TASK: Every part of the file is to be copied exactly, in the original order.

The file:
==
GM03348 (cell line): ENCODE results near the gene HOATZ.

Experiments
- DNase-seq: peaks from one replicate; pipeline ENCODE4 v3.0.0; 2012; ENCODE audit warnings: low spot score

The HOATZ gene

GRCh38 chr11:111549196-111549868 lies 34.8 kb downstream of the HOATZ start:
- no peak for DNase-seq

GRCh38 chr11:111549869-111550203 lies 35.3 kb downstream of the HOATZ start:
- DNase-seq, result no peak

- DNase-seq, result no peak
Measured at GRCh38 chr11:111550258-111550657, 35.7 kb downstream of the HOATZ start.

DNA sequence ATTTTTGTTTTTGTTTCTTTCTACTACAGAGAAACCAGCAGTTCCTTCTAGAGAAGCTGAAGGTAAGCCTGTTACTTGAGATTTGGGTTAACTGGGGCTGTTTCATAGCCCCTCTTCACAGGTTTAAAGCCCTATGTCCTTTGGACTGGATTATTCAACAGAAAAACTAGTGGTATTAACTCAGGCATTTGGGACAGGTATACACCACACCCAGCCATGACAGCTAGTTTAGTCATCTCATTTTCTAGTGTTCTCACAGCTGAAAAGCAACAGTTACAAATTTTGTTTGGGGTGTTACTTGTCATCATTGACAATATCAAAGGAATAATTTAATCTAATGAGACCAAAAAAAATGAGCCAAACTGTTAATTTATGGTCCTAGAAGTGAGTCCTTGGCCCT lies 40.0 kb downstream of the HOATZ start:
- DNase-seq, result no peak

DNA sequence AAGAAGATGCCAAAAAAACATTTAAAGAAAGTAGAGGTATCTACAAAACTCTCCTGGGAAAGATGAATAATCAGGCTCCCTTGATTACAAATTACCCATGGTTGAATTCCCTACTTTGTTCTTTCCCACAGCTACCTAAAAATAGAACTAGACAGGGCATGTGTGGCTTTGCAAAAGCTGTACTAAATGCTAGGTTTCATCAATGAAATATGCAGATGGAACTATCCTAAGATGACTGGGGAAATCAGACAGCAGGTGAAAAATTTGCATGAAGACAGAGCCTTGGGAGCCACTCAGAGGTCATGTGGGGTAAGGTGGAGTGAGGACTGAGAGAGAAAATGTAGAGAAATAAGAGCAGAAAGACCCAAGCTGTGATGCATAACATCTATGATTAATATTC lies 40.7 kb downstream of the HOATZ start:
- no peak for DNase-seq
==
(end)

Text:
GM03348 (cell line): ENCODE results near the gene HOATZ.

Experiments
- DNase-seq: peaks from one replicate; pipeline ENCODE4 v3.0.0; 2012; ENCODE audit warnings: low spot score

The HOATZ gene

GRCh38 chr11:111549196-111549868 lies 34.8 kb downstream of the HOATZ start:
- no peak for DNase-seq

GRCh38 chr11:111549869-111550203 lies 35.3 kb downstream of the HOATZ start:
- DNase-seq, result no peak

- DNase-seq, result no peak
Measured at GRCh38 chr11:111550258-111550657, 35.7 kb downstream of the HOATZ start.

DNA sequence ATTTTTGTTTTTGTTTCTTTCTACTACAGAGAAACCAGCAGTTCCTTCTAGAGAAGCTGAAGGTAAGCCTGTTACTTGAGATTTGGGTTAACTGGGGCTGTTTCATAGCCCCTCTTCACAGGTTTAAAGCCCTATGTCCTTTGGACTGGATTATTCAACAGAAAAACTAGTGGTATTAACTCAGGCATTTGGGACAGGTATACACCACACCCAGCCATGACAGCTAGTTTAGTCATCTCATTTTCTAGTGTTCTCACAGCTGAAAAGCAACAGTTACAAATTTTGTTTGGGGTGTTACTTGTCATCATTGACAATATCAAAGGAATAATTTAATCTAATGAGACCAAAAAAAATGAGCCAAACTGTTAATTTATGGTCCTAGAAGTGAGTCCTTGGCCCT lies 40.0 kb downstream of the HOATZ start:
- DNase-seq, result no peak

DNA sequence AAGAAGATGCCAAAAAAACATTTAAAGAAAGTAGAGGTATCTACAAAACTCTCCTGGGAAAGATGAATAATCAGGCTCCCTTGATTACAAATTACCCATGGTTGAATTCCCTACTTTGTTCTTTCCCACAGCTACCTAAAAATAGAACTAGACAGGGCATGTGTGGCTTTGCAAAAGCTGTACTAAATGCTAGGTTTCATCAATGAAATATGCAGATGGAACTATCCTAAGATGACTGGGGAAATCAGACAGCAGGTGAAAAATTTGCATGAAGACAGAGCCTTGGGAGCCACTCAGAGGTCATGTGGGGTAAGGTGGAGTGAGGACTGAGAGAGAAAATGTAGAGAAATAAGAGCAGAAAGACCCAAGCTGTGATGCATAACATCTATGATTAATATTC lies 40.7 kb downstream of the HOATZ start:
- no peak for DNase-seq